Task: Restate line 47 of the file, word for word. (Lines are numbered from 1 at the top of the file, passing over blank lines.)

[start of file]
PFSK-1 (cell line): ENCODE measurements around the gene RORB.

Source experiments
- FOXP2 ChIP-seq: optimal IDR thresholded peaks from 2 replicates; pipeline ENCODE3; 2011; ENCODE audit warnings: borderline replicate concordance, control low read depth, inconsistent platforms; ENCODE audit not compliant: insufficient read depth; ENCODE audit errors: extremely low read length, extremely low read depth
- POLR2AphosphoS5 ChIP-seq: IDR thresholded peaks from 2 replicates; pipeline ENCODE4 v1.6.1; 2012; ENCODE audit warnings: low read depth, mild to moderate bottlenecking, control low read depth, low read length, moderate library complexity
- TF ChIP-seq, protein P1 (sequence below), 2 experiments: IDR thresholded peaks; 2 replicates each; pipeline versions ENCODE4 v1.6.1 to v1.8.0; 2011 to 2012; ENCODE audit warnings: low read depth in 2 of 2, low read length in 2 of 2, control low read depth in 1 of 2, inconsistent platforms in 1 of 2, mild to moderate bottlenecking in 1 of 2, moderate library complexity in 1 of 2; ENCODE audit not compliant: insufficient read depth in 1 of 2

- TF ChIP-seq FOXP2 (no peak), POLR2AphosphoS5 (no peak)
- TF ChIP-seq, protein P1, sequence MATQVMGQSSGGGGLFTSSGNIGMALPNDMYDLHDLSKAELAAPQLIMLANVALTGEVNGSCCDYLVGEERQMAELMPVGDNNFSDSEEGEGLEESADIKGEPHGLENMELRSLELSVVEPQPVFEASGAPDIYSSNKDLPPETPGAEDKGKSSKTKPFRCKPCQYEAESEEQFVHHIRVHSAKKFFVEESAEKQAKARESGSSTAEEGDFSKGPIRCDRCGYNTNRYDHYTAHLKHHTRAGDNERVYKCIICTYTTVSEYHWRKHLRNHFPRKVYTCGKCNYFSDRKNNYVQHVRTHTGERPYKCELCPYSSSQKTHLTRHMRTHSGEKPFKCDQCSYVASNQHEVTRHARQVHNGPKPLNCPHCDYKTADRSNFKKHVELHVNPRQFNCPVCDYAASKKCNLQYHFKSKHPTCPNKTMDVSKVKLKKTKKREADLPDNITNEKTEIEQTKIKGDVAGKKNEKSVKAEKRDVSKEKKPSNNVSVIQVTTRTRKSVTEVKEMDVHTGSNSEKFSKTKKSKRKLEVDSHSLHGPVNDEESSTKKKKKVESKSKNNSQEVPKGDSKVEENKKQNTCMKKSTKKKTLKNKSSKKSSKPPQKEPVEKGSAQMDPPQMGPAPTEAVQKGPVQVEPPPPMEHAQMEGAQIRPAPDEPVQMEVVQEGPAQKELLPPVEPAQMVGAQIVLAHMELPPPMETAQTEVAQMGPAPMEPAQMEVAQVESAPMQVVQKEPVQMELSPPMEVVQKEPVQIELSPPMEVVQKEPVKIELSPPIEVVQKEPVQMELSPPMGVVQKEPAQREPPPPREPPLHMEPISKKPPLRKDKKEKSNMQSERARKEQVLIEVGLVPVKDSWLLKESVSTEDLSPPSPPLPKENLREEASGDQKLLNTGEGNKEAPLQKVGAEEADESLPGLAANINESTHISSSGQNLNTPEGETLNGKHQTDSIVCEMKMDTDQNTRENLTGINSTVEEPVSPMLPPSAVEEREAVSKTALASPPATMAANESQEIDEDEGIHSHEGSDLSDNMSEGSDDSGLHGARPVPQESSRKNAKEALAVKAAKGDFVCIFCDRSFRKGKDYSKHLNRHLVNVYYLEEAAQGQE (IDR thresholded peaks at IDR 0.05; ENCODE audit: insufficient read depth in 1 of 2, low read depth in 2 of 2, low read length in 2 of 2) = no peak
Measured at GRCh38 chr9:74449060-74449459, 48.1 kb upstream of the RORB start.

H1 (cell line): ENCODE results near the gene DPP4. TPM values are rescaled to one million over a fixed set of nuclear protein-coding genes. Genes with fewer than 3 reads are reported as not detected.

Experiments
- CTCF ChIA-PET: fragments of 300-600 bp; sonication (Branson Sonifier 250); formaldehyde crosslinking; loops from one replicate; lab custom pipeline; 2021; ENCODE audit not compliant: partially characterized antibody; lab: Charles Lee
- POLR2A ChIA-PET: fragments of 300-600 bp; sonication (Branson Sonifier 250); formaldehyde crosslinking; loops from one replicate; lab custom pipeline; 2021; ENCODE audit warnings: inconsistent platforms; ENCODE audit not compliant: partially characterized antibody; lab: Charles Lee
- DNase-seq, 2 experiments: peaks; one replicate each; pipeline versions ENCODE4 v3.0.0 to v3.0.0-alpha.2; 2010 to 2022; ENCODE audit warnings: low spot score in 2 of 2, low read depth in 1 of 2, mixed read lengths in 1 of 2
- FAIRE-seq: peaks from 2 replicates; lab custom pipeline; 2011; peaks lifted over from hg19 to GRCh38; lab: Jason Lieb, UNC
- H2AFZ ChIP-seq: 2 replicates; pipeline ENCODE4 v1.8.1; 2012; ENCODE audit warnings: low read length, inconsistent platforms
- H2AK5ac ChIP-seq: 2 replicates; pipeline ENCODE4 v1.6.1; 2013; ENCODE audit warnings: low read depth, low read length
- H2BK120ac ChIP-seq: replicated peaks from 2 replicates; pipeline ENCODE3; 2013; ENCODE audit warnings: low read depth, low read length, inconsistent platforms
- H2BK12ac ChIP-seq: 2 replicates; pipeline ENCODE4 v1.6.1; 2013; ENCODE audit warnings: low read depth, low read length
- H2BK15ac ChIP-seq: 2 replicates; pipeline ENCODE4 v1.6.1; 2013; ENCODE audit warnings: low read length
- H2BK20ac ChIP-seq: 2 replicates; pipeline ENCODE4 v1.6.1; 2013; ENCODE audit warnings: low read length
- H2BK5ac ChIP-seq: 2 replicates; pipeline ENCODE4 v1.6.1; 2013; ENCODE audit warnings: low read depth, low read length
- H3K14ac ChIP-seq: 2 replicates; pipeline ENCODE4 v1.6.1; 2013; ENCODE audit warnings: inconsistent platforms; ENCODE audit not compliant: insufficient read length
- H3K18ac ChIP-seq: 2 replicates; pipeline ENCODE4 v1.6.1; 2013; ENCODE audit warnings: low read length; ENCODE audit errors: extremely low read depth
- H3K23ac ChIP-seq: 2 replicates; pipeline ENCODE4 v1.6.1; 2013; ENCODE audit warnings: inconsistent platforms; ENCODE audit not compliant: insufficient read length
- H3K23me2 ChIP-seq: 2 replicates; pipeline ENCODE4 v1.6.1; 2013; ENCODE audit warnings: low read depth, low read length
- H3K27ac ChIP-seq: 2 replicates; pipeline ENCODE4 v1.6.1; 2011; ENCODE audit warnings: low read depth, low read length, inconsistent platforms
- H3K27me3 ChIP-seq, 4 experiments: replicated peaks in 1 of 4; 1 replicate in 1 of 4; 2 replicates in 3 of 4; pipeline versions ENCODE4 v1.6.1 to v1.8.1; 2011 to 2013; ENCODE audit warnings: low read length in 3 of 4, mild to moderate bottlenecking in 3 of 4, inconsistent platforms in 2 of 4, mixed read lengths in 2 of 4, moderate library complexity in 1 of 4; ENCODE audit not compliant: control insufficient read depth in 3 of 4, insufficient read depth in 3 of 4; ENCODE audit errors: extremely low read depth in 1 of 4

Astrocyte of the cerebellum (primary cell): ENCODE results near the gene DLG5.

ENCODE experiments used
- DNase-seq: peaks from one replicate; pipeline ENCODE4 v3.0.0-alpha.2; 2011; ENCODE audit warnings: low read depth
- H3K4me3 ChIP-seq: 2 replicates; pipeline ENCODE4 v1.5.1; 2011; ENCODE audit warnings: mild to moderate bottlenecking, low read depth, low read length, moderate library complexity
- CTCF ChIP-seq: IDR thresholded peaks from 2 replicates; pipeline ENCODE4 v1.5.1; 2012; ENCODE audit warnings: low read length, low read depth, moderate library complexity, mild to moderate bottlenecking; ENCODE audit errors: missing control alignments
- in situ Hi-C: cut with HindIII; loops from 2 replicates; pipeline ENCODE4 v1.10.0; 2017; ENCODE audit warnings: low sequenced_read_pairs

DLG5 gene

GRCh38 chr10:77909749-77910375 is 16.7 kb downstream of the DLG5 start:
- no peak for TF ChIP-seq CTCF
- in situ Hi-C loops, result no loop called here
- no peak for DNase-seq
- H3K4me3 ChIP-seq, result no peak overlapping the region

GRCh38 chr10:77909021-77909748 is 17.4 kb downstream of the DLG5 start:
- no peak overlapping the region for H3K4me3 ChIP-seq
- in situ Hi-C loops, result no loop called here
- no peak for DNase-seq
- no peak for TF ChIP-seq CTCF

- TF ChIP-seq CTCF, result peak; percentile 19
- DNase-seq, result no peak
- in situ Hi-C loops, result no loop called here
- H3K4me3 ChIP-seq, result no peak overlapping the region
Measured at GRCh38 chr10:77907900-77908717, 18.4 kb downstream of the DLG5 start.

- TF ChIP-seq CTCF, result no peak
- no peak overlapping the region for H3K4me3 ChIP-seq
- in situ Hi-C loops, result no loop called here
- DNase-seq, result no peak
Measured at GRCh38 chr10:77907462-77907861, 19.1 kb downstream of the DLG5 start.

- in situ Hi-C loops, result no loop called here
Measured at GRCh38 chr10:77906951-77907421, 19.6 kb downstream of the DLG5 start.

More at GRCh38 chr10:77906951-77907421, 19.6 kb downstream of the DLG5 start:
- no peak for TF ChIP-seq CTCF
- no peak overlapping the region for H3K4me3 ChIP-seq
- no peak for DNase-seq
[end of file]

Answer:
- in situ Hi-C loops, result no loop called here